2012’s Dredd was warmly received, but sadly its vocal audience of supporters wasn’t large enough to translate into a box office hit. Online fan campaigns have since been clamouring for a sequel, and Dredd himself, Karl Urban, remains the project’s biggest cheerleader. Back in February he reported to a convention audience that “conversations” had been happening. Now he’s told Chicago Comic-Con that it’s “a definite possibility” but that we’re now talking about a prequel.
“It’s more likely that we’ll do the Origins story, with Dredd trekking through the Cursed Earth to find the first Chief Judge Fargo,” he says.
Origins is 23 instalments from the mid-2000s, going into the back-story business of how the Judges came to be in the first place. It’s also, as Urban says, about Dredd heading out beyond the walls of Mega City One to retrieve Fargo’s stasis pod from the New Mutant Army. And there’s some stuff in there about Dredd and his brother Rico, previously established as Fargo clones. In the 1995 Stallone Judge Dredd, Fargo was played by Max Von Sydow and Rico by Armand Assante.
The idea actually does chime with what screewriter Alex Garland said two years ago, although he wasn’t exactly couching it in prequel terms. At that time, speaking to Empire, Garland said, “I think you could do a second film which is all about the city and the law and where it comes from, and Judge Fargo and the pro-democracy terrorists, and Dredd’s struggle with the state that he’s part of. And then in a third story you could bring in this crazy existential force that attacks the city in the form of the Dark Judges. They weren’t right for the first film, but they might be right for the third, and it all depends on the journey you take in the second narrative.”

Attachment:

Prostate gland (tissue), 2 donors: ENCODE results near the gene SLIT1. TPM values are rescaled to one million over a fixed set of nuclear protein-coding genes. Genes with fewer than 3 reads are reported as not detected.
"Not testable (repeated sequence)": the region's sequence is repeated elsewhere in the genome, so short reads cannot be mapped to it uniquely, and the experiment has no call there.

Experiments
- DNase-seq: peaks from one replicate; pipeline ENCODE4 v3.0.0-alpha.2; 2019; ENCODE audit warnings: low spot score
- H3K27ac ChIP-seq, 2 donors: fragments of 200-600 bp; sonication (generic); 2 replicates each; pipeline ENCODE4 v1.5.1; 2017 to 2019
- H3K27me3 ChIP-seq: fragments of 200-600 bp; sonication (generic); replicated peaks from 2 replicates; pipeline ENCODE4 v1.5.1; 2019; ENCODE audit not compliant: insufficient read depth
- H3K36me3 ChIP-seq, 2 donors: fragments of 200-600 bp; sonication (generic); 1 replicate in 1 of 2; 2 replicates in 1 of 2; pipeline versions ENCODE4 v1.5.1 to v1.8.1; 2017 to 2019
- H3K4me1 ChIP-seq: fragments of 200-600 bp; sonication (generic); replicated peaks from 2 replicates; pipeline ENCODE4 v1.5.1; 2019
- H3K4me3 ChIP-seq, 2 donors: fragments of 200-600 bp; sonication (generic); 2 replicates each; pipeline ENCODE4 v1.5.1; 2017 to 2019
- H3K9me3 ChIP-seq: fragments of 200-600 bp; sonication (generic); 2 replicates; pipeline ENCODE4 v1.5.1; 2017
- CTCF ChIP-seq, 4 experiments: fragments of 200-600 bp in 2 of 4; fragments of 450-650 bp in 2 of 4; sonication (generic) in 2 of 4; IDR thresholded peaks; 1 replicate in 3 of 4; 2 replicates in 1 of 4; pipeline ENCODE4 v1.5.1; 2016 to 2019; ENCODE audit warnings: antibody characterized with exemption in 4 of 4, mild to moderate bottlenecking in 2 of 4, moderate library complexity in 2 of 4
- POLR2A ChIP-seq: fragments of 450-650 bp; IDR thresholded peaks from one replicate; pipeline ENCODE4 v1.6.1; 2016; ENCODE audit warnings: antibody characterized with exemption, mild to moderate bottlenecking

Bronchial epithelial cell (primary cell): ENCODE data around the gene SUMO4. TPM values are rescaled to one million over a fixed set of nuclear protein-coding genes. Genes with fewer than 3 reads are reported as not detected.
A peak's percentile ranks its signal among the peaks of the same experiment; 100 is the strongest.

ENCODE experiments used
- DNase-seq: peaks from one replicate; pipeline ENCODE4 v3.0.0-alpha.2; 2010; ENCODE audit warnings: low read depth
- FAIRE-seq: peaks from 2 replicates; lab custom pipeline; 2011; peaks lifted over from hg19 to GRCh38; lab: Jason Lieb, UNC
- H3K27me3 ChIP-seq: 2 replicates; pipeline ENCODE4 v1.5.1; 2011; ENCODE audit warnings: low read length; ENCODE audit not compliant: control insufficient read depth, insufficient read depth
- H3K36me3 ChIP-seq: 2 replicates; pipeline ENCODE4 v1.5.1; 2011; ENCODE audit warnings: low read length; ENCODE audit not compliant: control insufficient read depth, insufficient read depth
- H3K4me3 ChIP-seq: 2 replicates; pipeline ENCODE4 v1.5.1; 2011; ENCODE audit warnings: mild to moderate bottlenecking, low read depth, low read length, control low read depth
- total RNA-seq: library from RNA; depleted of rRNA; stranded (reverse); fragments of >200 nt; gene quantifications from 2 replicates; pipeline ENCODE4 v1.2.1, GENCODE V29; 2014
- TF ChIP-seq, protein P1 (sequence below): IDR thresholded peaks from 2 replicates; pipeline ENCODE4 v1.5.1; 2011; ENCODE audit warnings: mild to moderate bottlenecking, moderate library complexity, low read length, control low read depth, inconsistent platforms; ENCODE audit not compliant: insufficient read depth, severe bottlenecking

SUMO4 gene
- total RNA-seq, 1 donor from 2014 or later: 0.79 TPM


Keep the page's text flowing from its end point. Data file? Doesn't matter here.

Urban, of course, could simply be saying “wouldn’t it be nice if…” rather than indicating any actual development. But it seems that there may be movement, albeit at a somewhat glacial pace at this stage.
We’d also infer – and this is just speculation – that the first Dredd‘s underperformance is being attributed in some part to its lack of world-building for audiences who don’t already know the character and his environment (i.e. audiences outside the UK). The conversation may be that if Dredd is to move forward, it needs to give the non-2000AD literate a much better handle on who the characters are and the society they live in.